4. Volunteer at the Volunteer Income Tax Assistant (VITA). The VITA program is a nationwide program sponsored by the IRS. The program offers free tax assistance to people who generally make $54,000 or less per year, persons with disabilities, and limited English speaking taxpayers who need assistance in preparing their own tax returns. You may volunteer by becoming a certified volunteer and working with a local VITA group during the tax-filing season. The time commitment is about two to four hours per week during the tax season.

For more pro bono opportunities in Nevada, please contact the NLS Pro Bono Coordinator, Martha Menendez, at (702) 386-0404, extension 170.

Szu-Ju Chang, Esq. is a tax attorney at Nevada Legal Services’ Low Income Taxpayer Clinic. She focuses her practice on resolving federal tax controversies and is licensed to practice in D.C., Illinois, and Nevada.


Helping Seniors with Problematic Consumer Matters

By Sheri “Sugar” Vogel, Esq. and Elana Graham, Esq.

We all know the importance of reading a contract carefully before signing and thoughtfully considering the terms of a purchase. Many of the seniors we assist at the Southern Nevada Senior Law Program (SNSLP) find themselves with a problematic consumer matter. It may be related to a solar matter, ­­­­a contract negotiation, overinflated labor costs, homeowners’ association (HOA), etc. Seniors really need assistance when they find themselves in a mess!

One of our clients had a dispute with a solar company. The client wanted to obtain solar panels for her house in 2012. The company presented her with numerous documents to sign, which according to our client, were never explained or reviewed with her. In lieu of a lease or purchase agreement for solar panels, our client executed a second Deed of Trust and Note. The Deed of Trust and Note were for $25,000 and secured against title of her house. The client was on a fixed income of only $893.00 and should never have qualified for the Note, since the property was a Housing and Urban Development (HUD) home with a first mortgage financed through HUD. The client never received executed copies of the loan documents. The client attempted to negotiate a surrender or modification of the monthly payment amount; however, the solar and finance companies refused to negotiate and merely threatened her with verbal and written notifications of foreclosure. Our office attempted to negotiate a rescission of the loan by arguing predatory behavior; however, the solar and finance companies failed to respond to our efforts. Without being able to resolve the matter in pre-litigation, our office referred the matter to private litigation counsel. Our office would have benefited from a pro bono litigation/predatory loan attorney’s consultation to determine the client’s litigation rights.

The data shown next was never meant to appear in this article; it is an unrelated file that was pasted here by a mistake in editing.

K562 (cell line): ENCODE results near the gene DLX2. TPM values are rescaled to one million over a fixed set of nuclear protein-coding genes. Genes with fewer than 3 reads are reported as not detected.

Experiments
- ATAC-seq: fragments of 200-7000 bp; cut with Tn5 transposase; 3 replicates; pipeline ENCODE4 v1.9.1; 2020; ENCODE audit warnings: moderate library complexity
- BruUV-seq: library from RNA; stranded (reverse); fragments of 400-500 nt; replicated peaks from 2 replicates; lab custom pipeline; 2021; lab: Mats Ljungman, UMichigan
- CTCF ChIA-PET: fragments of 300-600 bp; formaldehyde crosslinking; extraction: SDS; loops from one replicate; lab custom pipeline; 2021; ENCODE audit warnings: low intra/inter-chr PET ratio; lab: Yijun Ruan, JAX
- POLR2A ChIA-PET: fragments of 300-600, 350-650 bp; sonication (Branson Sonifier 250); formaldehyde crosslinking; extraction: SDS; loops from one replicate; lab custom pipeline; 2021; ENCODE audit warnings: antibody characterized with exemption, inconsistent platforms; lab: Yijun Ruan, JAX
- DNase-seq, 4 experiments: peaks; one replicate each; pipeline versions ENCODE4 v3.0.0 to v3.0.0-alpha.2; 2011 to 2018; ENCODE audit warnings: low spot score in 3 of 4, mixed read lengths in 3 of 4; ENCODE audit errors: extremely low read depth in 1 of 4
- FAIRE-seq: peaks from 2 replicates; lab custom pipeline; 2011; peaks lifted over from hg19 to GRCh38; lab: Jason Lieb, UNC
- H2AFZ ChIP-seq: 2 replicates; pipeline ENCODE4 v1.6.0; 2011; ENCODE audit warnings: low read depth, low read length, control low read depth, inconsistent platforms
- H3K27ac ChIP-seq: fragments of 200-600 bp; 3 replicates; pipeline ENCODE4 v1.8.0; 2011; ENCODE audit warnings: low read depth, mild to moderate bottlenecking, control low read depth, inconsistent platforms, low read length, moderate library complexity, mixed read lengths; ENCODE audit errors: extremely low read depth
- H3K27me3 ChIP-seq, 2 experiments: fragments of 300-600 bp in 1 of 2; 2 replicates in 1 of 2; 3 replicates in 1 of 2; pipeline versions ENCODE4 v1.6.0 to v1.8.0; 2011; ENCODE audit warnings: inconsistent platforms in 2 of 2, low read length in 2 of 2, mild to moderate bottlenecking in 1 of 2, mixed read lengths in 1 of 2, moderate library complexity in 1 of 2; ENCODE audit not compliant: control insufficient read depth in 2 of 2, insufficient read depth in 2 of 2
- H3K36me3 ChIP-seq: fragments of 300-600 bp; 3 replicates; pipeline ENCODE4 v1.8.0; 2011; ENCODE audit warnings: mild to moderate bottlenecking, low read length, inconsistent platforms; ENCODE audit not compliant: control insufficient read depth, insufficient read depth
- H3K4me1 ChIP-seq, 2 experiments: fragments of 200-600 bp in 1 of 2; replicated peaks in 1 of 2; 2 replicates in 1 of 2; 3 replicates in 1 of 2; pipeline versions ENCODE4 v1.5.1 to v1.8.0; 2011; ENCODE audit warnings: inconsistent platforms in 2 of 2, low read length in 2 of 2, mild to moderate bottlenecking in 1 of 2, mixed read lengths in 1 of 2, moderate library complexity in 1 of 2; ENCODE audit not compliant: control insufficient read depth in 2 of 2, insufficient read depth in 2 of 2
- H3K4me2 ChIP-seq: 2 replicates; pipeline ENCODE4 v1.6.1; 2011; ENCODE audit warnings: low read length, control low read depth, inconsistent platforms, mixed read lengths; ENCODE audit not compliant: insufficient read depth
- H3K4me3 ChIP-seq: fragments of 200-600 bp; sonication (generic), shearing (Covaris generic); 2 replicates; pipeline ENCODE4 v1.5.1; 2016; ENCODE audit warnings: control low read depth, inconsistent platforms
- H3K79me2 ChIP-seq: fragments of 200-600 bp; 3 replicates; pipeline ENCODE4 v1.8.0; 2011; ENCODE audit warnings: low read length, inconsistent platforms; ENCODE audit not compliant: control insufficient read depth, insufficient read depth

Another senior client had a dispute with a debt negotiation company which was regularly charging her a monthly amount of $379.02 and had failed to negotiate any settlement of debts. She wanted to cancel the contract without penalty and seek reimbursement of some of the money she paid. Our attorney reviewed the contract and wrote a demand letter to the debt negotiation company. After our demand letter, the company stopped taking monthly charges out of her bank account and refunded our client $1,563.39.